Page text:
39:2 – Summer 2015
MARY ROBINSON, the UN’s Special Envoy for Climate Change and former President of Ireland, argues that action on climate change should be shaped by human rights considerations.
PAUL POLMAN, the CEO of Unilever, which reaches 2 billion consumers a day, stresses the urgent role businesses can play in addressing climate change.
DAN REIFSNYDER, the co-chair of the upcoming Paris conference and an alumnus of The Fletcher School, offers insights into the conversations and challenges that are shaping the climate negotiations.
RACHEL KYTE and PATRICK VERKOOIJEN from The World Bank discuss pathways to building cleaner economies that are more resilient to climate change.
DUNCAN FOLEY and LANCE TAYLOR, the winners of the Leontief Prize, point to data that reveals the impact of carbon emissions on the global economy.
AMORY LOVINS, the Chairman Emeritus and Chief Scientist of the Rocky Mountain Institute, argues that an energy revolution that will get us to carbon-neutral economies is already well underway.
Developments in Energy and the Environment
In preparation for the Paris Climate Summit in December 2015, Bill Moomaw distinguishes between roadmaps and visions as they relate to the current framework of global climate agreements. While any accord set in Paris will not be legally binding, the gathering of nations provides an opportunity for countries to set meaningful goals, along with robust procedures for meeting them.
If the road to a world that warms no more than two degrees Celsius leads through India and China, then these countries must dramatically reduce their reliance on coal. In this article, Amlan Saha outlines the key structural reforms needed to put the Indian and Chinese power sectors—the main consumers of coal—on cleaner trajectories.
David Kenny, CEO of the Weather Channel, takes a look at the opportunities for Big Data to improve decision-making in public policy. Improving data technology has increased its potential to inform leaders and make them better decision-makers. But Kenny finds that leaders have not kept pace, concluding that the policy community must find better ways to adapt Big Data tools to critical decisions.
Erin L. Taylor
with Michael Tlusty, Jason Clermont, Michael Eppling, Michelle Cho, Joel Southall, Tania Taranovski
With fisheries providing a substantial amount of food and livelihoods for people around the world, global seafood businesses have an important role in protecting the world’s oceans from environmental damage and economic exploitation. Erin Taylor et al. of the New England Aquarium and Sea Education Association examine the challenges and leadership opportunities businesses now face.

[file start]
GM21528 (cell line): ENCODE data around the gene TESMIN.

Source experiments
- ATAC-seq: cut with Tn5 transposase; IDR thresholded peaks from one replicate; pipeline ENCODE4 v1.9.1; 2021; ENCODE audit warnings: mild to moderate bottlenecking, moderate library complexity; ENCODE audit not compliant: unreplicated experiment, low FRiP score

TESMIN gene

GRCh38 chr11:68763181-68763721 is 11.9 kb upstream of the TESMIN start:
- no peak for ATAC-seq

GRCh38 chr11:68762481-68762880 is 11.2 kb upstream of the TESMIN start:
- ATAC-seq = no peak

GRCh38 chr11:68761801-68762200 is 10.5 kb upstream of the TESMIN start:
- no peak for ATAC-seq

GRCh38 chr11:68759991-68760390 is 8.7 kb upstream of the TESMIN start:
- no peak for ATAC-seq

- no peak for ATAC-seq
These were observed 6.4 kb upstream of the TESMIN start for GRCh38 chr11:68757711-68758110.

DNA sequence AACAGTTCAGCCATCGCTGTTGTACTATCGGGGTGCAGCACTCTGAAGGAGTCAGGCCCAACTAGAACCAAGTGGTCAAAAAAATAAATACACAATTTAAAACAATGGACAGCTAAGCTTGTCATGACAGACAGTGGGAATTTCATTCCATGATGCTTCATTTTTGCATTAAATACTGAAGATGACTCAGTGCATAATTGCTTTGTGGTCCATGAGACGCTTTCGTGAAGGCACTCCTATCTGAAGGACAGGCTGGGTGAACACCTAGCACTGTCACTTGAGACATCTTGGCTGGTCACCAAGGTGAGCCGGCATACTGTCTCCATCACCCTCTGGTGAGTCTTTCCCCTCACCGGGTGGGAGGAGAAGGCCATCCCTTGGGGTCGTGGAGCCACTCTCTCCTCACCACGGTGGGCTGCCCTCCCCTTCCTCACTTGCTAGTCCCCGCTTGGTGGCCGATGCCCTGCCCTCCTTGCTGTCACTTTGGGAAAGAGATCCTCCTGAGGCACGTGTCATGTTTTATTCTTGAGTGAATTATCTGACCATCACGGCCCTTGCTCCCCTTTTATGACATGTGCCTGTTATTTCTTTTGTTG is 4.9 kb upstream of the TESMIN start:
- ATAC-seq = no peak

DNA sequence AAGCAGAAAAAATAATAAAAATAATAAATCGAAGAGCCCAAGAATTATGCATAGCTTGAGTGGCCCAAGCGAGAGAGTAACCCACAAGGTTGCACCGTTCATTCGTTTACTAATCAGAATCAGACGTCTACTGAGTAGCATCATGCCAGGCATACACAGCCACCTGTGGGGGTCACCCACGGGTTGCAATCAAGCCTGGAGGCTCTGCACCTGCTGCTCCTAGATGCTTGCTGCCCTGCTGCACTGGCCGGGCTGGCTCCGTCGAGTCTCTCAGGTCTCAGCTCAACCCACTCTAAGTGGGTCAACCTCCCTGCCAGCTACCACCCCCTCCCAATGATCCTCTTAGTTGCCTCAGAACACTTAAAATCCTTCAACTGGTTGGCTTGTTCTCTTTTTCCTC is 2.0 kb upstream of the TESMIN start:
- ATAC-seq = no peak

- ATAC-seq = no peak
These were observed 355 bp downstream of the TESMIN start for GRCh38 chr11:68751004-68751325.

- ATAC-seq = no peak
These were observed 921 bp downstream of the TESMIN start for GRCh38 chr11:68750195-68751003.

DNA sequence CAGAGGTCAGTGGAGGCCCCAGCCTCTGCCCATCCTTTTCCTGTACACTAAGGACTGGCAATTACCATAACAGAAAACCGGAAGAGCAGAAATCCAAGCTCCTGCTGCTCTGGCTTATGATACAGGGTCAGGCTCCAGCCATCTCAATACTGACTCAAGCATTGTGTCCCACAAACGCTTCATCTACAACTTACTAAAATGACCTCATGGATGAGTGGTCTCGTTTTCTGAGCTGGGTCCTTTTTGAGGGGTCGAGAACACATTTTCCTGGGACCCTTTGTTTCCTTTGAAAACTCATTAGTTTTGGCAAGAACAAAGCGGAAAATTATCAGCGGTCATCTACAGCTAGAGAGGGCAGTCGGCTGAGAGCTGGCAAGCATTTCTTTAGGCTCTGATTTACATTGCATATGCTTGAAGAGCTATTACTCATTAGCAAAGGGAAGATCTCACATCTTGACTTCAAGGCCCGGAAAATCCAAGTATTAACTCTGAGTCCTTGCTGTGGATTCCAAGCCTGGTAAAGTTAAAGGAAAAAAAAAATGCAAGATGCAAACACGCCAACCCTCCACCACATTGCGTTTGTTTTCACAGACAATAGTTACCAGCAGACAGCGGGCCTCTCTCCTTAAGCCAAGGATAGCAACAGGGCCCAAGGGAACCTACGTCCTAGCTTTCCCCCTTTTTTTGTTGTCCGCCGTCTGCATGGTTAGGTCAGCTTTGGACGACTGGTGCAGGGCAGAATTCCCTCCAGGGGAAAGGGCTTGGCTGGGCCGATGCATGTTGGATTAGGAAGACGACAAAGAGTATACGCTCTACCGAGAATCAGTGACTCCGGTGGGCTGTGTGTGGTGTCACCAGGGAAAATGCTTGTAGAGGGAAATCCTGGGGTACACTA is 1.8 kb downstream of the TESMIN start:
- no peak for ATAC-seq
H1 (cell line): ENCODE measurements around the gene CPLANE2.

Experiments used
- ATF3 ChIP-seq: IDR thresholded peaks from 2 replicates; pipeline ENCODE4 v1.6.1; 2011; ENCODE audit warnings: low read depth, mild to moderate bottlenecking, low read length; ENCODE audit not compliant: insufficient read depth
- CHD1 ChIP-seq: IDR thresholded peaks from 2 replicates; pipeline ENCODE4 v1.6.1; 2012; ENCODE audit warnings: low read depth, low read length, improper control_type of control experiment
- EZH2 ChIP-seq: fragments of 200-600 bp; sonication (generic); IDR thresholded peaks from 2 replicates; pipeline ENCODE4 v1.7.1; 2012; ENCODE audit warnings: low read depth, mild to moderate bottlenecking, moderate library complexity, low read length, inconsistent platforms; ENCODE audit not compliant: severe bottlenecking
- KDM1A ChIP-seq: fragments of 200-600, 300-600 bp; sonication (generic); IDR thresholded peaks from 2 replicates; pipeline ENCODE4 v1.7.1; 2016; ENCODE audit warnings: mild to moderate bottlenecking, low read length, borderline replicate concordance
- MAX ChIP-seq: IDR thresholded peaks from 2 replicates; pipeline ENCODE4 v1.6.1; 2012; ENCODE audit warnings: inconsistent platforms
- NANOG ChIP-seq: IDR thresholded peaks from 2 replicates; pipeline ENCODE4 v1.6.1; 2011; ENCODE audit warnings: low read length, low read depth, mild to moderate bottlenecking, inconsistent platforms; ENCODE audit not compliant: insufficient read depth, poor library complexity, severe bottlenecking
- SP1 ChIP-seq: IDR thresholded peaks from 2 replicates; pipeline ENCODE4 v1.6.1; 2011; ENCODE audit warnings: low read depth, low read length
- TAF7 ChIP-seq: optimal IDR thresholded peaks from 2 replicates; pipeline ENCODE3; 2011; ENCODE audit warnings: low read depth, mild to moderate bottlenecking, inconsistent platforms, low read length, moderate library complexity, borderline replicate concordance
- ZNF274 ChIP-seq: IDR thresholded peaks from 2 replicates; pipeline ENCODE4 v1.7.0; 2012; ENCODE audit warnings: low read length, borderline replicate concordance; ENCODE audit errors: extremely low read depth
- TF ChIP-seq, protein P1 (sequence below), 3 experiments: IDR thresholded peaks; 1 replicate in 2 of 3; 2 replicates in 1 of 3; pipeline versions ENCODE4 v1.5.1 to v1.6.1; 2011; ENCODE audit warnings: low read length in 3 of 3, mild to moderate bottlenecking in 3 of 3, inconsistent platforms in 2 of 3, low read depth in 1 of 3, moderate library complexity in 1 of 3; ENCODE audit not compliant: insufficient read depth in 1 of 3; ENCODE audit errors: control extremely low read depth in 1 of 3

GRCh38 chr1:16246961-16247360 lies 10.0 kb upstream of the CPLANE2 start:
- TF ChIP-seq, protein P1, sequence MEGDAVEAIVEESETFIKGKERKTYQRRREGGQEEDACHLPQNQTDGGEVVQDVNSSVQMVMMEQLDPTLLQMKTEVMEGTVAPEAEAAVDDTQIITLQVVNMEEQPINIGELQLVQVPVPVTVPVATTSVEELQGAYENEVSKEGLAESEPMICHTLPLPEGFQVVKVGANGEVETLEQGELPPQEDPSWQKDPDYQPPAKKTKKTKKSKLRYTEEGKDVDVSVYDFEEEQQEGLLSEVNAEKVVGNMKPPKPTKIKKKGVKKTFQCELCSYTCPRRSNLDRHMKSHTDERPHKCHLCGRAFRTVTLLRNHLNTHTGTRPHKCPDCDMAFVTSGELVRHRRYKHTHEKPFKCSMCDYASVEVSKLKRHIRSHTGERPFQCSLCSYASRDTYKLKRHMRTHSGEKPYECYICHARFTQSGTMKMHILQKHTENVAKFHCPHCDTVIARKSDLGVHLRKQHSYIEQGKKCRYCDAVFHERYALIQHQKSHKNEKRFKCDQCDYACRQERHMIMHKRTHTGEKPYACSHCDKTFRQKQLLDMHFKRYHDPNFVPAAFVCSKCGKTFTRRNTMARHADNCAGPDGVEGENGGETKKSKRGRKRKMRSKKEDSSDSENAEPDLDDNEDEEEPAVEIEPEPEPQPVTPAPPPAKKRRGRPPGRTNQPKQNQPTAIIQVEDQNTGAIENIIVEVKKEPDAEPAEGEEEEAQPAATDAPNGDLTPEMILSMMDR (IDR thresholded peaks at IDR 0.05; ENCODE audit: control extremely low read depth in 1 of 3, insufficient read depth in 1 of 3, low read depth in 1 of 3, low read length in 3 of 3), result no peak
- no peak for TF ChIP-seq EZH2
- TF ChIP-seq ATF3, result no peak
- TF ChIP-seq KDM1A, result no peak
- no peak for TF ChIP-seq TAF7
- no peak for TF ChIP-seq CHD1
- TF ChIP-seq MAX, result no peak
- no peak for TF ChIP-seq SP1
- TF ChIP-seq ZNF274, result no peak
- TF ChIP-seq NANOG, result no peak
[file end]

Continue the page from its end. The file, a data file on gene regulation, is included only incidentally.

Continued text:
Monica Arruda de Almeida & Bruce Zagaris
In March 2014, scandal erupted surrounding Petrobras, Brazil’s state-owned national oil company. In this article, Monica Arruda and Bruce Zagaris give a detailed account of the massive corruption scheme and discuss its implications for Petrobras and otherstate-owned enterprises in Brazil.
Using the experiences of communities surrounding Lake Victoria as an informative case study, Leonardo Orlando argues that the management of transboundary water resources leads to greater collaboration anda lower level of conflict. Orlando illustrates the ways by which the process of negotiating water management can provide a framework for international cooperation.
Barbara Kates-Garnick takes on the challenge of creating a comprehensive energy policy for the future. By looking at all stakeholders—consumers, energy companies, and governments— she describes a policy inflection point as the specter of climate change looms large.
Reporting on Risk: From Kiev to Baghdad to Monrovia
Amitai Etzioni examines spheres of influence from a realist’s viewpoint and adds a psychological evaluation of the concept. Addressingthe question of whether these conceptual divisions and the liberal international order can be reconciled, Etzioni argues that spheres of influence contribute to the international order by promoting deterrence and reducing the risk of war overall.
Shahla Al Kli
Reflecting on the failures of the initial state-building effort in Iraq, ShahlaAl Kli discusses the tension between international action and the need forlocal ownership in establishing government legitimacy. Highlighting the need for long-term planning and local context awareness, Al Kli points to the recent intervention against ISIS as a renewed opportunity for more sustainable, inclusive state-building in Iraq.
Joia Mukherjee & Regan Marsh
Weak health care systems lie at the foundation of the recent Ebola epidemic in West Africa. In this article, Partners In Health physicians discuss their organization’s work in Liberia, Sierra Leone, and Guinea in the midst of the health crisis, and point to the disproportionate impact of the crisis on pregnant women as an indicator of the strength of health systems in the region.